Miguel Picazo

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Miguel Picazo
Born (1927-03-27) 27 March 1927 (age 87)
Cazorla, Jaen, Spain
Occupation Film director, actor
Years active 1960 - 1997

Miguel Picazo (born 27 March 1927) is a Spanish film director, screen writer and actor.[1] He is best known for his first feature film La Tía Tula (Aunt Tula) (1964).

Career[edit]

Born in Jaen, Picazo was raise in Guadalajara and studied law.[2] Interested in filmmaking he entered Spain's national film school, Intituto de investigaciones y Experiencias Cinematograficas, graduating as director in 1960 with a practice film entitled Habitacion de Alquiler (Rented Room).[3] He then became a teacher in the newly restructured Escuela Oficial de Cine (EOC) and eventually was able to direct his first film, La Tía Tula (Aunt Tula) (1964).[2] An updated adaptation of the well known novel by Miguel de Unamuno, portraying the oppressive and puritanical environment of provincial life in Spain. The film, helped by a strong performance in the lead by Aurora Bautista as the sexually repressed title character, was a critical and commercial success and brought Picazo to the forefront of the new Spanish cinema.[2]

Despite the success of his debut film, it took Picazo three years to make his second film, Oscuros sueños de Agosto (Dark dreams of August) (1967), a film marred by cuts by the censors and the death of the film's producer, Cesareo Gonzalez which hampered commercial distribution.[2] This failure put Picazo away from filming for the next nine years.[4]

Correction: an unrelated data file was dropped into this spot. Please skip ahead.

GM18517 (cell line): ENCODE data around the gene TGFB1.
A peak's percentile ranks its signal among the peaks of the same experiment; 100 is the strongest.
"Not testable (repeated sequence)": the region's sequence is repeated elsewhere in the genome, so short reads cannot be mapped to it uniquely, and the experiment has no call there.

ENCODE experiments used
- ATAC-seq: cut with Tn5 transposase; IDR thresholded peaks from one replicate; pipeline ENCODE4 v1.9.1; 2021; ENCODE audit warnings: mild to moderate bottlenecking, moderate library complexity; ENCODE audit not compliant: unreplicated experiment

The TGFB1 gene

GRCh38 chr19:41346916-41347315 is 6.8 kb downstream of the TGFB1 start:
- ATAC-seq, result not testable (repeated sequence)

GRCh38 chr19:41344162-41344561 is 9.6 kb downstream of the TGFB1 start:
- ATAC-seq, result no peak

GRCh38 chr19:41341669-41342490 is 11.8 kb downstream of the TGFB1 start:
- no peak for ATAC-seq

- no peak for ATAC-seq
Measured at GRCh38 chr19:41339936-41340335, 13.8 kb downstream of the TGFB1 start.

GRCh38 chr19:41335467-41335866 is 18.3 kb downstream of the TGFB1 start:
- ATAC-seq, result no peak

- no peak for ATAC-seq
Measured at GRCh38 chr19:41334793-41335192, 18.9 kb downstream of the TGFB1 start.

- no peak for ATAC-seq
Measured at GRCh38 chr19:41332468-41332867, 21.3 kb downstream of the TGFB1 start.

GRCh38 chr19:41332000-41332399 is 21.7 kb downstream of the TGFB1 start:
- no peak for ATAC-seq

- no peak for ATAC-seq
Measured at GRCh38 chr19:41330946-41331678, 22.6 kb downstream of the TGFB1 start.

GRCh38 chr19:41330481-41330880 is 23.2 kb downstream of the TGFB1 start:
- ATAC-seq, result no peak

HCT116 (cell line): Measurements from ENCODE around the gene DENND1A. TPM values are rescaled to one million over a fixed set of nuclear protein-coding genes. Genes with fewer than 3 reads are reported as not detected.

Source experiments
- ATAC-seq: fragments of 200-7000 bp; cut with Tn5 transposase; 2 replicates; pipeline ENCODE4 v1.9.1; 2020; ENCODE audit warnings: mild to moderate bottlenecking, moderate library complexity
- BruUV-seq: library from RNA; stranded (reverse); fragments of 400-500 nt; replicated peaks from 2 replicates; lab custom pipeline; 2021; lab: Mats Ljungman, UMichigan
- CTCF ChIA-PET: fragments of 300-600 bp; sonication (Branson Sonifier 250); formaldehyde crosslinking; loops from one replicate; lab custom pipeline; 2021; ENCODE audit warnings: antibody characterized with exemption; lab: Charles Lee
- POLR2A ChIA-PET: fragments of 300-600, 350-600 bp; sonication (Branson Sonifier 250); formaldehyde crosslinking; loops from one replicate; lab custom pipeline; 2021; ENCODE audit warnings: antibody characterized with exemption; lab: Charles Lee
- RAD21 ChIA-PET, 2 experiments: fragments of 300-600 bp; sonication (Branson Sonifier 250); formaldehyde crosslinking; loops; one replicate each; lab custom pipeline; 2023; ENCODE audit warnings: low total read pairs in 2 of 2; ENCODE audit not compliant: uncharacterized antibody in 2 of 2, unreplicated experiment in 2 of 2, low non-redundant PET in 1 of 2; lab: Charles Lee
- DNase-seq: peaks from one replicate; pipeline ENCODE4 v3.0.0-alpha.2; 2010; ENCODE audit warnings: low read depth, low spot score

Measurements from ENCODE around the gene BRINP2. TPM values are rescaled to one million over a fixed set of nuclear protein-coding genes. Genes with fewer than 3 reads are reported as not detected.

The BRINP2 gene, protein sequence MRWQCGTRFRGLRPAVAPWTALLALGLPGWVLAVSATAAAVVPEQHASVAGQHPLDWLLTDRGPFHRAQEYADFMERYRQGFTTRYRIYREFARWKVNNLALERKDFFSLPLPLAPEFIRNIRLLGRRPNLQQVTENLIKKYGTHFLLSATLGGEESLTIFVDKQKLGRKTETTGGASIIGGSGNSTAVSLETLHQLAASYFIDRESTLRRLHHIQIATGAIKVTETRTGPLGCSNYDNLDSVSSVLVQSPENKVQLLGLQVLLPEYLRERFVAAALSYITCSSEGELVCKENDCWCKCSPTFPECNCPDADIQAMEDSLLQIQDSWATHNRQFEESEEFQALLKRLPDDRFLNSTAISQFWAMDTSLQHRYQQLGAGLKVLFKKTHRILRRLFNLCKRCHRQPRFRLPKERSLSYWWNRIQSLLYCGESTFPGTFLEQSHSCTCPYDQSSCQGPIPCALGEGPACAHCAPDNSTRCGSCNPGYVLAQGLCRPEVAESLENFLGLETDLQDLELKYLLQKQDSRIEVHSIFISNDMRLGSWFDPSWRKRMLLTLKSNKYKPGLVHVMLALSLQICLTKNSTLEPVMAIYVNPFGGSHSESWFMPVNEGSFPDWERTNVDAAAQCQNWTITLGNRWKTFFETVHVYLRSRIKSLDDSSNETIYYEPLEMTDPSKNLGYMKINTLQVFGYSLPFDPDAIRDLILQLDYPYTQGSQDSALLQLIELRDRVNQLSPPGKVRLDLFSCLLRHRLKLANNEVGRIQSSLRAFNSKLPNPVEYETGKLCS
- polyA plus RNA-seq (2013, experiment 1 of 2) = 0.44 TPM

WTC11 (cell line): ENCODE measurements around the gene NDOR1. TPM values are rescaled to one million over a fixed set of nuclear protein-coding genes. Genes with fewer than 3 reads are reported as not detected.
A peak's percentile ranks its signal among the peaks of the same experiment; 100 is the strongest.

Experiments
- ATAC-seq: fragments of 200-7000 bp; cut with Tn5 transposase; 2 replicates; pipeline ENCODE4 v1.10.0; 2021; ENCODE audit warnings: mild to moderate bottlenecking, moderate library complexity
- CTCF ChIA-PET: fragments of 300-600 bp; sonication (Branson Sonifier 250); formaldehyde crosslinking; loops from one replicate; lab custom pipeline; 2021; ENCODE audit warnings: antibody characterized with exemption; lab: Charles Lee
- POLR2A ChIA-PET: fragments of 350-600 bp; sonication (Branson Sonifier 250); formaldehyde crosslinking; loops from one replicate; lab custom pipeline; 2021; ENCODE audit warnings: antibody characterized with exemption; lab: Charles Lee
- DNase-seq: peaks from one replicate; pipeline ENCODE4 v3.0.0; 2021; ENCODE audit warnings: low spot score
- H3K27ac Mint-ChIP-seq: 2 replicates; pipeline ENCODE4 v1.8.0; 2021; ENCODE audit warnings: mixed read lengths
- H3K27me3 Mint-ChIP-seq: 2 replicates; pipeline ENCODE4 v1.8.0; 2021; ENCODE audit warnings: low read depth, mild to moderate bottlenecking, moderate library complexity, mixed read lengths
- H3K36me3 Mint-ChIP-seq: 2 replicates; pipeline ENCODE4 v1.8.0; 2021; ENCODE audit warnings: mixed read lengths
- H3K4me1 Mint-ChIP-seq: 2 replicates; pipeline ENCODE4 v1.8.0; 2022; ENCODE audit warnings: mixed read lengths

Meanwhile, Picazo devoted his creative energy to scripting and directing a series of short films for Spanish television, including children's films and adaptations of literary works, making more than seventy programs for Spanish television. He returned to directing with El hombre que supo amar (The Man Who Knew Love) (1976) a biopic of John of God that was produced by the saint's religious order which also backed the film's distribution. Nevertheless El hombre que supo amar fared poorly commercially. Picazo's fourth film, (Los claros motivos del deseo) (The clear motives of Desire) (1976), about adolescence life in the provinces, fared no better at the box office.[4] This new commercial failure brought the director back to his work on television until, thanks to the Miro's law, he was able to shoot his fifth film Extramuros (Outside the walls) (1985), adapted from the novel of the same name by Jesus Fernandez Santos. The film, starring Aurora Bautista as tyrannical mother superior of a convent of sexually repressed nuns whose authority is challenged by two younger women, played by Mercedes Sampietro and Carmen Maura.[4] Extramuros became Picazo's last film.[2]

Besides being a film director, Picazo has taken some small roles as an actor in some films, most notably in Victor Erice's The Spirit of the Beehive (1973) and Alejandro Amenábar's Thesis (Tesis) (1996). Since his retirement, Picazo has been a juror in many film festivals and received an Honorary Goya Award for his life’s work in 1997.[1]

Filmography as director[edit]

Year English title Original title Notes
1964 Aunt Tula La Tía Tula Based on the eponymous novel by Miguel de Unamuno
1967 Dark dreams of August Dark dreams of August
1976 The Man Who Knew Love El hombre que supo amar
1976 The clear motives of desire Los claros motivos del deseo
1985 Outside the walls Extramuros Based on a novel by Jesús Fernández Santos

Notes[edit]

  1. ^ a b "Miguel Picazo". spainisculture.com. Retrieved 2011-11-09. 
  2. ^ a b c d e Torres, Diccionario Espasa Cine Español, p. 375
  3. ^ D’Lugo, Guide to the Cinema of Spain, p. 188
  4. ^ a b c D’Lugo, Guide to the Cinema of Spain, p. 189

References[edit]

  • D’Lugo, Marvin. Guide to the Cinema of Spain. Greenwood Press, 1997. ISBN 0313294747
  • Torres, Augusto M. Diccionario Espasa Cine Español. Espasa Calpe, 1994, ISBN 84-239-9203-9

External links[edit]